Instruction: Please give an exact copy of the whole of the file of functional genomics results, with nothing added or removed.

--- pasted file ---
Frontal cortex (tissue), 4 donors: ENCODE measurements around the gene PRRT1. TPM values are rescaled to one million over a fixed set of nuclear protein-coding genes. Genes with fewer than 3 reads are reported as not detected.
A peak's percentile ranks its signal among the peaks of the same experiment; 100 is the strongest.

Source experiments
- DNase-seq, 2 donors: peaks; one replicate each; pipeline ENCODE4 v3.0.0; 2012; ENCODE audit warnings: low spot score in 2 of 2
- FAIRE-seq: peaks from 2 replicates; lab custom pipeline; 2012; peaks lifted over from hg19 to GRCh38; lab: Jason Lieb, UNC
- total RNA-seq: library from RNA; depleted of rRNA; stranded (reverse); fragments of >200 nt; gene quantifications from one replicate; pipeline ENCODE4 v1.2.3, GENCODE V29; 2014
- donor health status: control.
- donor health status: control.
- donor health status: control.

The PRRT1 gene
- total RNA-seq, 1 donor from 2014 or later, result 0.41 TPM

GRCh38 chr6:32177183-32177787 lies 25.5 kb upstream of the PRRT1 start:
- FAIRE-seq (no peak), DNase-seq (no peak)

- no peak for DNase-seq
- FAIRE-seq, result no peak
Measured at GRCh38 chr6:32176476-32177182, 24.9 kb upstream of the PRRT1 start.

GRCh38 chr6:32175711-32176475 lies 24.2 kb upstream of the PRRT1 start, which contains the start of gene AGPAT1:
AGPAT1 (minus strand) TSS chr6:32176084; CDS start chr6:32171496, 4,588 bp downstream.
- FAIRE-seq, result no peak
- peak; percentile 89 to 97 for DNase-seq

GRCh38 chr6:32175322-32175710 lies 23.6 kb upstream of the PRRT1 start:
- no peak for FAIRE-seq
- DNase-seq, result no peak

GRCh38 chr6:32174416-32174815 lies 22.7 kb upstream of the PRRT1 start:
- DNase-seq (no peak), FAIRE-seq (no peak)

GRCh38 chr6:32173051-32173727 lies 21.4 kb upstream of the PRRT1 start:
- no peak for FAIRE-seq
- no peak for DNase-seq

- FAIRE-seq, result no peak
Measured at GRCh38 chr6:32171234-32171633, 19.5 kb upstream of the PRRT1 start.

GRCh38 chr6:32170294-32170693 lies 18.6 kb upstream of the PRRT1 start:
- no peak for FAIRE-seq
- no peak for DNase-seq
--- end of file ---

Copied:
Frontal cortex (tissue), 4 donors: ENCODE measurements around the gene PRRT1. TPM values are rescaled to one million over a fixed set of nuclear protein-coding genes. Genes with fewer than 3 reads are reported as not detected.
A peak's percentile ranks its signal among the peaks of the same experiment; 100 is the strongest.

Source experiments
- DNase-seq, 2 donors: peaks; one replicate each; pipeline ENCODE4 v3.0.0; 2012; ENCODE audit warnings: low spot score in 2 of 2
- FAIRE-seq: peaks from 2 replicates; lab custom pipeline; 2012; peaks lifted over from hg19 to GRCh38; lab: Jason Lieb, UNC
- total RNA-seq: library from RNA; depleted of rRNA; stranded (reverse); fragments of >200 nt; gene quantifications from one replicate; pipeline ENCODE4 v1.2.3, GENCODE V29; 2014
- donor health status: control.
- donor health status: control.
- donor health status: control.

The PRRT1 gene
- total RNA-seq, 1 donor from 2014 or later, result 0.41 TPM

GRCh38 chr6:32177183-32177787 lies 25.5 kb upstream of the PRRT1 start:
- FAIRE-seq (no peak), DNase-seq (no peak)

- no peak for DNase-seq
- FAIRE-seq, result no peak
Measured at GRCh38 chr6:32176476-32177182, 24.9 kb upstream of the PRRT1 start.

GRCh38 chr6:32175711-32176475 lies 24.2 kb upstream of the PRRT1 start, which contains the start of gene AGPAT1:
AGPAT1 (minus strand) TSS chr6:32176084; CDS start chr6:32171496, 4,588 bp downstream.
- FAIRE-seq, result no peak
- peak; percentile 89 to 97 for DNase-seq

GRCh38 chr6:32175322-32175710 lies 23.6 kb upstream of the PRRT1 start:
- no peak for FAIRE-seq
- DNase-seq, result no peak

GRCh38 chr6:32174416-32174815 lies 22.7 kb upstream of the PRRT1 start:
- DNase-seq (no peak), FAIRE-seq (no peak)

GRCh38 chr6:32173051-32173727 lies 21.4 kb upstream of the PRRT1 start:
- no peak for FAIRE-seq
- no peak for DNase-seq

- FAIRE-seq, result no peak
Measured at GRCh38 chr6:32171234-32171633, 19.5 kb upstream of the PRRT1 start.

GRCh38 chr6:32170294-32170693 lies 18.6 kb upstream of the PRRT1 start:
- no peak for FAIRE-seq
- no peak for DNase-seq